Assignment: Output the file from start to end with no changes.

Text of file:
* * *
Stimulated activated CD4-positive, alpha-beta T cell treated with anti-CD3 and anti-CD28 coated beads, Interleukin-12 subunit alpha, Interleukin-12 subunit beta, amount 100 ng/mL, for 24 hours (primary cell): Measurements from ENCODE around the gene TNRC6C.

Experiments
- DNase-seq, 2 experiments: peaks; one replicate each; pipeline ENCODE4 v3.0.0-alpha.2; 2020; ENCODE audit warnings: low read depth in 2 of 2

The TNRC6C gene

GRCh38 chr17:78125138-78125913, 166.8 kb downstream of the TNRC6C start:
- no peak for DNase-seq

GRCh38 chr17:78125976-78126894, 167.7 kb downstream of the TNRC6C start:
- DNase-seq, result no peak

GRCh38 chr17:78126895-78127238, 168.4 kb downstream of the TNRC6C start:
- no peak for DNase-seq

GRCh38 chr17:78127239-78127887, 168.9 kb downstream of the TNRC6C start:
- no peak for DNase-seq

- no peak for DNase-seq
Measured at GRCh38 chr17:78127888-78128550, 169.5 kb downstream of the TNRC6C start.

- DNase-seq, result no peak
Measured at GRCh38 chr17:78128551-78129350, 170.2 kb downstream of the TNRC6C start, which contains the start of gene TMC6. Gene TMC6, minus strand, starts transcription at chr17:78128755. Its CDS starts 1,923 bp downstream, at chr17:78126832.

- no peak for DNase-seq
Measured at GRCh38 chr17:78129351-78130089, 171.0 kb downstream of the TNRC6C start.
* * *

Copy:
Stimulated activated CD4-positive, alpha-beta T cell treated with anti-CD3 and anti-CD28 coated beads, Interleukin-12 subunit alpha, Interleukin-12 subunit beta, amount 100 ng/mL, for 24 hours (primary cell): Measurements from ENCODE around the gene TNRC6C.

Experiments
- DNase-seq, 2 experiments: peaks; one replicate each; pipeline ENCODE4 v3.0.0-alpha.2; 2020; ENCODE audit warnings: low read depth in 2 of 2

The TNRC6C gene

GRCh38 chr17:78125138-78125913, 166.8 kb downstream of the TNRC6C start:
- no peak for DNase-seq

GRCh38 chr17:78125976-78126894, 167.7 kb downstream of the TNRC6C start:
- DNase-seq, result no peak

GRCh38 chr17:78126895-78127238, 168.4 kb downstream of the TNRC6C start:
- no peak for DNase-seq

GRCh38 chr17:78127239-78127887, 168.9 kb downstream of the TNRC6C start:
- no peak for DNase-seq

- no peak for DNase-seq
Measured at GRCh38 chr17:78127888-78128550, 169.5 kb downstream of the TNRC6C start.

- DNase-seq, result no peak
Measured at GRCh38 chr17:78128551-78129350, 170.2 kb downstream of the TNRC6C start, which contains the start of gene TMC6. Gene TMC6, minus strand, starts transcription at chr17:78128755. Its CDS starts 1,923 bp downstream, at chr17:78126832.

- no peak for DNase-seq
Measured at GRCh38 chr17:78129351-78130089, 171.0 kb downstream of the TNRC6C start.